The sight of a lone forward tirelessly tracking back and flinging himself into tackles to recover possession is a common one at the Pacaembu, Corinthians’ home ground. Such endeavour invariably triggers the kind of communal roar usually reserved for celebrating goals, and has become a hallmark of a Timão side that has acquired a taste for success.
The club’s loyal fans are only too happy to applaud their heroes whenever they tackle back or put in a sprint to cut off a pass and regain the ball, and are hoping to see a similar work-rate from the team in Sunday’s FIFA Club World Cup Japan final against Chelsea.
Head coach Tite has made that kind of commitment an integral part of his team’s play, fusing it with their customary verve, a blend that can always be relied upon to push up the noise levels in the stands.
As Corinthians’ record of conceding just four goals in 14 games en route to the 2012 Copa Libertadores title showed, that combination has become a clearly defined template. As far as O Timão are concerned, there is no such thing as a lost ball, only possession that can be won back, a show of faith that Al-Ahly had no answer to in Wednesday’s semi-final.
“We know the [Club] World Cup is decided over two games,” said defensive midfielder Ralf in an interview with FIFA.com. “We’d been dreaming about a place in the final but to get there we had to win our first match. We had to get back to that style of ours as quickly as possible. That’s what The Professor [Tite] asked of us and we all accepted the challenge. And that’s exactly what happened in the semi-final, as you could see in the first half.”
Here, there and everywhere
Coming from perhaps the most tenacious midfielder in the Brazilian game, those words are a little misleading. Corinthians had not really relinquished their distinctive game at all, their coach merely having decided to rotate his players in the second half of this year and keep them fresh for Japan 2012, which falls in the last month of the Brazilian season.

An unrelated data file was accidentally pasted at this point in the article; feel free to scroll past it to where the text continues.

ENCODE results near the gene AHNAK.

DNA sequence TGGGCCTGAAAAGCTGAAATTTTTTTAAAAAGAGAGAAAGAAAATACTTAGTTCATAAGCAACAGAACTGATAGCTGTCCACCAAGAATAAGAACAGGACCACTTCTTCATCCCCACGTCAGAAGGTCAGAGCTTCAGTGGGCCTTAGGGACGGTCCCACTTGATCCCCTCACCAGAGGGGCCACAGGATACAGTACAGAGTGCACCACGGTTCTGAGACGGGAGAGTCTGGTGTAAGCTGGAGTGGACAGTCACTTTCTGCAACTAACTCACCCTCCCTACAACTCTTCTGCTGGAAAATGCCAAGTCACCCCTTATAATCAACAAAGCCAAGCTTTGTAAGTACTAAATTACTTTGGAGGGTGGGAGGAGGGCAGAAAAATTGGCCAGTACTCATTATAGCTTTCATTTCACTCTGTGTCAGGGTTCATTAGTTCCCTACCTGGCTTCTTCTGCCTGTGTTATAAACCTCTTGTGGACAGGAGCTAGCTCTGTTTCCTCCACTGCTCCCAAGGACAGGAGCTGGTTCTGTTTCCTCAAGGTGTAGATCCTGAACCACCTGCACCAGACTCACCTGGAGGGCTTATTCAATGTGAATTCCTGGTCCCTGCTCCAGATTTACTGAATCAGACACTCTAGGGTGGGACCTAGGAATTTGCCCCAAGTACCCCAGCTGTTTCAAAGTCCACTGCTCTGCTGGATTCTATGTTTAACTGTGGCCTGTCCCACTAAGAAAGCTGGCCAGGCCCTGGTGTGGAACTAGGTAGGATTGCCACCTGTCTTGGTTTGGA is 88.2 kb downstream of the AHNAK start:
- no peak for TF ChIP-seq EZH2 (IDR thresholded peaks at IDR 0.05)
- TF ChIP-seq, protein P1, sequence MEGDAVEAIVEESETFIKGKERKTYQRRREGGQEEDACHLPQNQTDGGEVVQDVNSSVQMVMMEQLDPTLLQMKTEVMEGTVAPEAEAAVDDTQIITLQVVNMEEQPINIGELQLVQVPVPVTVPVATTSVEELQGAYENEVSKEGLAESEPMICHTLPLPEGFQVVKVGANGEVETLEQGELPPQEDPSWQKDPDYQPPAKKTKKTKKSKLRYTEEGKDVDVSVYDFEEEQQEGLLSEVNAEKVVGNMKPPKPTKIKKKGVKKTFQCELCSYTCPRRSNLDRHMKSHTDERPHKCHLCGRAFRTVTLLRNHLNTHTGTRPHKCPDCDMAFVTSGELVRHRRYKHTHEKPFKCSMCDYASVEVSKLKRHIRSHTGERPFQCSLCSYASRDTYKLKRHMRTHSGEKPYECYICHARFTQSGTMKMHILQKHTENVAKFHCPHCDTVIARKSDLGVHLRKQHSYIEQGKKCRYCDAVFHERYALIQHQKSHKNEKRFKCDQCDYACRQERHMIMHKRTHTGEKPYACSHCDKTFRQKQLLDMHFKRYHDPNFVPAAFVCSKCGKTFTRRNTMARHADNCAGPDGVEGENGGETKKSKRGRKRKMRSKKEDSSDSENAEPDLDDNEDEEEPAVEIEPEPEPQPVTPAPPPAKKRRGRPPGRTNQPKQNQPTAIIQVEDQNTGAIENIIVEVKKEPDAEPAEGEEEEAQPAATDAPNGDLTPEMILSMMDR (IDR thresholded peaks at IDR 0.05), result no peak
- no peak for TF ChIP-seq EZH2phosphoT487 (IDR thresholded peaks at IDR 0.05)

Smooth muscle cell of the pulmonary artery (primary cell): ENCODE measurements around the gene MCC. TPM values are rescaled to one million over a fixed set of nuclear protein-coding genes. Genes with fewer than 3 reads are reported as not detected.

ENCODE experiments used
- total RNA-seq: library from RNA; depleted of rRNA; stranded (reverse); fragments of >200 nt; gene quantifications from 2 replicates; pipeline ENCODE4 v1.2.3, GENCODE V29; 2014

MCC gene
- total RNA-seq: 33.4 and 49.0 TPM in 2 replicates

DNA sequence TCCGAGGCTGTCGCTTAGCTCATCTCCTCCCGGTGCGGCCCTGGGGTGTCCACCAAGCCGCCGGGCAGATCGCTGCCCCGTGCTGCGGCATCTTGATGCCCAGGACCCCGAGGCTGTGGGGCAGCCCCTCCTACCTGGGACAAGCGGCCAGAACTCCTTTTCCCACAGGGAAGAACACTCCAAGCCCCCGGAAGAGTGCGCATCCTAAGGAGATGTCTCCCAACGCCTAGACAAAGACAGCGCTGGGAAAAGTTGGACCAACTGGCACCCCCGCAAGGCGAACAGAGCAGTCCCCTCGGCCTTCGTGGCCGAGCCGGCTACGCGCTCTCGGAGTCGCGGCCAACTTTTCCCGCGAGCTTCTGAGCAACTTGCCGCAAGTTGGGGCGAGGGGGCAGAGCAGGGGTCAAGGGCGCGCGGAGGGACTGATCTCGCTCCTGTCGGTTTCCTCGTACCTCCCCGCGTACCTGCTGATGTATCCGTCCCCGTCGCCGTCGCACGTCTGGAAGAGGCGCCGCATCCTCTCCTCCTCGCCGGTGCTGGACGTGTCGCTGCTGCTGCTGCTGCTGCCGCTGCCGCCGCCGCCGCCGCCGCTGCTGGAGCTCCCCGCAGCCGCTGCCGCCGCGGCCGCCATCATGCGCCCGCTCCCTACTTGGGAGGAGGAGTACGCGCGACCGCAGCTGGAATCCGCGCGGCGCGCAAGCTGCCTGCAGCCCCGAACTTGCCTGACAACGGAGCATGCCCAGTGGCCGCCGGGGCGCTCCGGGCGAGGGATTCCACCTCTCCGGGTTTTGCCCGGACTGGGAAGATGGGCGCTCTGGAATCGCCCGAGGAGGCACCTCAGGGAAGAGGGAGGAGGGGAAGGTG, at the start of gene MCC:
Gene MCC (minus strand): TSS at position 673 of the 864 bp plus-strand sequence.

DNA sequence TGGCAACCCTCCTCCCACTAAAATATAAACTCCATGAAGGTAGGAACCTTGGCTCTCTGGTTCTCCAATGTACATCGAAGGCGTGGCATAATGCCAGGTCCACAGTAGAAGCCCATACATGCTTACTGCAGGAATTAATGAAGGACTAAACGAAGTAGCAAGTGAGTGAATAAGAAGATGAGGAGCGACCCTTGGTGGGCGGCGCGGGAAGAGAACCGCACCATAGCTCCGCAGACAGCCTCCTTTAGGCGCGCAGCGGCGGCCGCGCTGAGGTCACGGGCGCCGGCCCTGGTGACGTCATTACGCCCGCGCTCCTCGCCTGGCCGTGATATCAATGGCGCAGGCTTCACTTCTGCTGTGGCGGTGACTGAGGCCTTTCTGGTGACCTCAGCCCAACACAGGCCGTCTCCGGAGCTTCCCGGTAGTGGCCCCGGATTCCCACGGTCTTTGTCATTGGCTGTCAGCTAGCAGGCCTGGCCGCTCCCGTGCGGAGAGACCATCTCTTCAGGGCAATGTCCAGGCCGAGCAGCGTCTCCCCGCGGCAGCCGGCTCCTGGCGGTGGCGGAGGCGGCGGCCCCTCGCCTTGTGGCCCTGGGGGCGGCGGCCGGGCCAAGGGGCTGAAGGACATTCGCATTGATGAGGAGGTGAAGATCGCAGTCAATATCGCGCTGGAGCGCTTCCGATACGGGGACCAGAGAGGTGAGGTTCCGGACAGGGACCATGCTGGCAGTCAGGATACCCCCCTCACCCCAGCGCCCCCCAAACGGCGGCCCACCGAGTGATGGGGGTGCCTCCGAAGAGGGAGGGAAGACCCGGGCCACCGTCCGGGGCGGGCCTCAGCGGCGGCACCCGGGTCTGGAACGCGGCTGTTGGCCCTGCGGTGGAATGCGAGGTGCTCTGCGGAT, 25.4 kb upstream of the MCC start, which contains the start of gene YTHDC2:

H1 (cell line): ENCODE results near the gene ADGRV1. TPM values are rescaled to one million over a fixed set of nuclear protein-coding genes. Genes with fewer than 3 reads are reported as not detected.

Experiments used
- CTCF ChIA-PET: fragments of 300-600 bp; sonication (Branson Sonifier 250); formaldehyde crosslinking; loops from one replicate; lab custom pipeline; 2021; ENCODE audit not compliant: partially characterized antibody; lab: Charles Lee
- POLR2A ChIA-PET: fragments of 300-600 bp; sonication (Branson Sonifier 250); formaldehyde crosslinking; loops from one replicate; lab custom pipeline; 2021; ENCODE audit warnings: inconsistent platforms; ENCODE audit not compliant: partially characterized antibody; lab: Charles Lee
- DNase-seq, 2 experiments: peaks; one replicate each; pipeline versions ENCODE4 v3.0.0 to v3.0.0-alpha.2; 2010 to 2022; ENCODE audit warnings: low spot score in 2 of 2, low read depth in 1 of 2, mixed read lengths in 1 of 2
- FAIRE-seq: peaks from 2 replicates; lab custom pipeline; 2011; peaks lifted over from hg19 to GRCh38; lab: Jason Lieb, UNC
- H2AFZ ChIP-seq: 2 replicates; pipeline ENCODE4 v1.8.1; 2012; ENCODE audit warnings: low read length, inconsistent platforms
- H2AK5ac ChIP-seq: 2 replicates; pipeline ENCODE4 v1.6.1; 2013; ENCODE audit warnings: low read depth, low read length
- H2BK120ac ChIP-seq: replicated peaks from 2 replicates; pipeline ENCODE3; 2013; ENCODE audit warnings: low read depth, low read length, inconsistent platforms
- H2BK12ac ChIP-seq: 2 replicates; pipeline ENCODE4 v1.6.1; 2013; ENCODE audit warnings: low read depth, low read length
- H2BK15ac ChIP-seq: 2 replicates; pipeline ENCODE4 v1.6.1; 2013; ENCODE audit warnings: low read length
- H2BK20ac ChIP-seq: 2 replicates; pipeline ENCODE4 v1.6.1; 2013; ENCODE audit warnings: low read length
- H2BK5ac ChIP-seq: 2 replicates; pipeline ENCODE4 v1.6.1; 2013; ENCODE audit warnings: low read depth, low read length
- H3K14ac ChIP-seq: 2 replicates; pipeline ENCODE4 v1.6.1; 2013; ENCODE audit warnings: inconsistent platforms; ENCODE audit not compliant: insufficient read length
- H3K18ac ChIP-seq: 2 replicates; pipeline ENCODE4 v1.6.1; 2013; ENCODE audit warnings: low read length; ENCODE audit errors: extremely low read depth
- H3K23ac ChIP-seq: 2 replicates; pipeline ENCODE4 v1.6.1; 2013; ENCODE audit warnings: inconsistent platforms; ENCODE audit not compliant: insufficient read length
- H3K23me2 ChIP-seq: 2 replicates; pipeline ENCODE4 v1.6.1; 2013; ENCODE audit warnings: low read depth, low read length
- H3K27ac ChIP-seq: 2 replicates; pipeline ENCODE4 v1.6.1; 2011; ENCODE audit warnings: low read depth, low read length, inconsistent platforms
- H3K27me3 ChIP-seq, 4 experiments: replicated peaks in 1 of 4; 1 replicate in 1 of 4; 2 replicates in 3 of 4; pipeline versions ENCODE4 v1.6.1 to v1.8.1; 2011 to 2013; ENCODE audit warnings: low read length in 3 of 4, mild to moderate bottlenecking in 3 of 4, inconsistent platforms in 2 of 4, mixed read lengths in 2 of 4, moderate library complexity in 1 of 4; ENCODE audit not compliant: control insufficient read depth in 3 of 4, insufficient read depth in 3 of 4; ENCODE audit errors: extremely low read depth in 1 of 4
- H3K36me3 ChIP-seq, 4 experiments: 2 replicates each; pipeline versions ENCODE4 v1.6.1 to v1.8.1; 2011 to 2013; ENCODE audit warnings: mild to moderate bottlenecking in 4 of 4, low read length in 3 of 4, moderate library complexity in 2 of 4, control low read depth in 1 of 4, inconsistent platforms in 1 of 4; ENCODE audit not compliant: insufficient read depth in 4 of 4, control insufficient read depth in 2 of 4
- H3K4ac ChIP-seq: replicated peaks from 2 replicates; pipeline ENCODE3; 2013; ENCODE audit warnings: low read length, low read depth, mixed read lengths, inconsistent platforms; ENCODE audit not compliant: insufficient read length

“That was the idea all along: to prepare the team for these two games,” central defender Paulo Andre told FIFA.com. “We played really well in the first half [against Al-Ahly], but we could have done better in the second. I hope we can keep it going for the whole 90 minutes in the final.”
That first-half performance against the experienced Egyptians was indeed impressive and showcased the spirit and work-rate of Os Alvinegros, who seemed to be everywhere as they harried their hard-pressed opponents, for whom possession was impossible to retain at times.
Content to sit on their lead, Corinthians slackened off after the restart, spending more time in their own half and allowing the African champions to push forward and exert some pressure. Yet as Ralf explained, there was no cause for concern: “That can happen when you’re in front. You end up being a bit more careful, just to stop the other side scoring.”
The Corinthians gameplan depends to a large extent on that defensive strength, on their ability to stand their ground and catch the opposition off guard with lightning breaks led by players with pace to burn and an eye only for goal.
While Tite may well make the odd adjustment in preparation for Sunday’s meeting with the Blues, he is unlikely to make any drastic changes to their tactical set-up.
“We’ve got a settled formation,” added Andre. “Obviously we might make a change or two to cater for the opposition, but we should be sticking to a four-man defence, with two holding midfielders, a line of three ahead of them and a lone striker up front. It’s been working well for us and we’ve got the quality to give as good as we get against Chelsea.”
With a massive contingent of Corinthians fans in town for the big game, Ralf, Andre and Co are hoping they can turn the International Stadium Yokohama into a giant Pacaembu on Sunday. Goals or no goals, the noise levels are sure to be high, especially when the Timão terriers start snapping into their tackles, putting the pristine surface to the test in their ongoing and passionate pursuit for possession.